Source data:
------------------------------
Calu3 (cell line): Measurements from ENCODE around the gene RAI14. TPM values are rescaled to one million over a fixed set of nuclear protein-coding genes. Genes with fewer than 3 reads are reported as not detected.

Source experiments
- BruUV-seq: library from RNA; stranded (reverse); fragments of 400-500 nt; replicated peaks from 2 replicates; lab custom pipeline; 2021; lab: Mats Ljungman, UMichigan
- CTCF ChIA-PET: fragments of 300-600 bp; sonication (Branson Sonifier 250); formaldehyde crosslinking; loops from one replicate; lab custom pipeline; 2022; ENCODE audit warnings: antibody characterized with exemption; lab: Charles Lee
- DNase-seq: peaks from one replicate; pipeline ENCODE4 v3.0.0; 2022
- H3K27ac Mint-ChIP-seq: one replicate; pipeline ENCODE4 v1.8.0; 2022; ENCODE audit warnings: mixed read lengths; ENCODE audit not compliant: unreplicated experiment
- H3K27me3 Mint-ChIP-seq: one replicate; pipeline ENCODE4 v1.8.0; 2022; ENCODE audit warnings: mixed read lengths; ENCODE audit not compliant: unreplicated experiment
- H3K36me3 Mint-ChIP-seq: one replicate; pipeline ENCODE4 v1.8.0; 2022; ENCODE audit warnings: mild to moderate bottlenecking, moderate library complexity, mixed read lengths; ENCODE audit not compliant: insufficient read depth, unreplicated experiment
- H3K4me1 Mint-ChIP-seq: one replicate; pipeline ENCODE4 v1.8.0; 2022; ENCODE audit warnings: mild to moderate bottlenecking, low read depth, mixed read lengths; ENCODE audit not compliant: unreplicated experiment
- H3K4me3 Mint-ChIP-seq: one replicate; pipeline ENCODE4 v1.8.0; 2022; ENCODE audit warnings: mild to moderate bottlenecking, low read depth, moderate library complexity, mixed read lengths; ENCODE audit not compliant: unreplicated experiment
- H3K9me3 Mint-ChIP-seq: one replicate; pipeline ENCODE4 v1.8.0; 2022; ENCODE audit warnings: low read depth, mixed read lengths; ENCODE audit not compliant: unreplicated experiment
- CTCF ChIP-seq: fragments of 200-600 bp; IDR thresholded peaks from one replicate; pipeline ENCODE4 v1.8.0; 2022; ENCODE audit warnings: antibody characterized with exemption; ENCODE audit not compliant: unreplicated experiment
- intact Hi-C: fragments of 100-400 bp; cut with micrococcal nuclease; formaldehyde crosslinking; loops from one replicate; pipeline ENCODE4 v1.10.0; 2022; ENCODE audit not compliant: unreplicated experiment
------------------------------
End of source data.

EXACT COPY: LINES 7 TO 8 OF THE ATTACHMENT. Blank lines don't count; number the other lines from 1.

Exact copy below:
- H3K27me3 Mint-ChIP-seq: one replicate; pipeline ENCODE4 v1.8.0; 2022; ENCODE audit warnings: mixed read lengths; ENCODE audit not compliant: unreplicated experiment
- H3K36me3 Mint-ChIP-seq: one replicate; pipeline ENCODE4 v1.8.0; 2022; ENCODE audit warnings: mild to moderate bottlenecking, moderate library complexity, mixed read lengths; ENCODE audit not compliant: insufficient read depth, unreplicated experiment